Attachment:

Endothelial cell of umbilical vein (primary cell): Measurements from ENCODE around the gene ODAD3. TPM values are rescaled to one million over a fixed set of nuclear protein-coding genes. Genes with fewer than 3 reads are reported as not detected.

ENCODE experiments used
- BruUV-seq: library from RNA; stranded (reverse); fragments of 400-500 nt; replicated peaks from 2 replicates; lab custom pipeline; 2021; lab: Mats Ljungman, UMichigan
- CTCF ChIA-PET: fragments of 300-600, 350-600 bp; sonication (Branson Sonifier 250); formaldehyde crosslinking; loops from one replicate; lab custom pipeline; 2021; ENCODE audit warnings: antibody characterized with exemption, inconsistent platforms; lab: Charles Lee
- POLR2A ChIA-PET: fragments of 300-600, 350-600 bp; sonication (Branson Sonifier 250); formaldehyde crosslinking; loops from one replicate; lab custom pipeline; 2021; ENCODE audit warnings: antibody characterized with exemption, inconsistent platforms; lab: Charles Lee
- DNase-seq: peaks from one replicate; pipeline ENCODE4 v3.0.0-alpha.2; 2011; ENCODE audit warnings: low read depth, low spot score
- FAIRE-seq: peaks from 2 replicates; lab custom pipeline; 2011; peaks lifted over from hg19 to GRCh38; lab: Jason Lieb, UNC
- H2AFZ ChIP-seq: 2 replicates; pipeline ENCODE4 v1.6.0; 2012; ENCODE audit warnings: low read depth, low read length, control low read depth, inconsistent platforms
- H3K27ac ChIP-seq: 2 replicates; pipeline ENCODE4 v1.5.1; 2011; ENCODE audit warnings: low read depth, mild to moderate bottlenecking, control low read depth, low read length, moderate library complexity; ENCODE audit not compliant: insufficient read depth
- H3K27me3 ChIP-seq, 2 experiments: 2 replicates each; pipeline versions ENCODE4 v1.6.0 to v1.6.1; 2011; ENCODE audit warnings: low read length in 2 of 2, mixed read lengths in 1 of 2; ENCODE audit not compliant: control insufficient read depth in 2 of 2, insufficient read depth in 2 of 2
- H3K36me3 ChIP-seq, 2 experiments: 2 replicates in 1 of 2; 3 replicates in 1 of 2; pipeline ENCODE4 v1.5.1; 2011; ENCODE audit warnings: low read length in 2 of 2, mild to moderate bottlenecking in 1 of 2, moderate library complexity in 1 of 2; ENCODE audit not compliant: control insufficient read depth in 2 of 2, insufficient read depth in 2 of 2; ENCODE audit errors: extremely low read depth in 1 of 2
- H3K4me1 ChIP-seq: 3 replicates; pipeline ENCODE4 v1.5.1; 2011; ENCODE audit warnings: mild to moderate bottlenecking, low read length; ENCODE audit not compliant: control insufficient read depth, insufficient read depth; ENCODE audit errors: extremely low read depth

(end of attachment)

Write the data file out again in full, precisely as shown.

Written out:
Endothelial cell of umbilical vein (primary cell): Measurements from ENCODE around the gene ODAD3. TPM values are rescaled to one million over a fixed set of nuclear protein-coding genes. Genes with fewer than 3 reads are reported as not detected.

ENCODE experiments used
- BruUV-seq: library from RNA; stranded (reverse); fragments of 400-500 nt; replicated peaks from 2 replicates; lab custom pipeline; 2021; lab: Mats Ljungman, UMichigan
- CTCF ChIA-PET: fragments of 300-600, 350-600 bp; sonication (Branson Sonifier 250); formaldehyde crosslinking; loops from one replicate; lab custom pipeline; 2021; ENCODE audit warnings: antibody characterized with exemption, inconsistent platforms; lab: Charles Lee
- POLR2A ChIA-PET: fragments of 300-600, 350-600 bp; sonication (Branson Sonifier 250); formaldehyde crosslinking; loops from one replicate; lab custom pipeline; 2021; ENCODE audit warnings: antibody characterized with exemption, inconsistent platforms; lab: Charles Lee
- DNase-seq: peaks from one replicate; pipeline ENCODE4 v3.0.0-alpha.2; 2011; ENCODE audit warnings: low read depth, low spot score
- FAIRE-seq: peaks from 2 replicates; lab custom pipeline; 2011; peaks lifted over from hg19 to GRCh38; lab: Jason Lieb, UNC
- H2AFZ ChIP-seq: 2 replicates; pipeline ENCODE4 v1.6.0; 2012; ENCODE audit warnings: low read depth, low read length, control low read depth, inconsistent platforms
- H3K27ac ChIP-seq: 2 replicates; pipeline ENCODE4 v1.5.1; 2011; ENCODE audit warnings: low read depth, mild to moderate bottlenecking, control low read depth, low read length, moderate library complexity; ENCODE audit not compliant: insufficient read depth
- H3K27me3 ChIP-seq, 2 experiments: 2 replicates each; pipeline versions ENCODE4 v1.6.0 to v1.6.1; 2011; ENCODE audit warnings: low read length in 2 of 2, mixed read lengths in 1 of 2; ENCODE audit not compliant: control insufficient read depth in 2 of 2, insufficient read depth in 2 of 2
- H3K36me3 ChIP-seq, 2 experiments: 2 replicates in 1 of 2; 3 replicates in 1 of 2; pipeline ENCODE4 v1.5.1; 2011; ENCODE audit warnings: low read length in 2 of 2, mild to moderate bottlenecking in 1 of 2, moderate library complexity in 1 of 2; ENCODE audit not compliant: control insufficient read depth in 2 of 2, insufficient read depth in 2 of 2; ENCODE audit errors: extremely low read depth in 1 of 2
- H3K4me1 ChIP-seq: 3 replicates; pipeline ENCODE4 v1.5.1; 2011; ENCODE audit warnings: mild to moderate bottlenecking, low read length; ENCODE audit not compliant: control insufficient read depth, insufficient read depth; ENCODE audit errors: extremely low read depth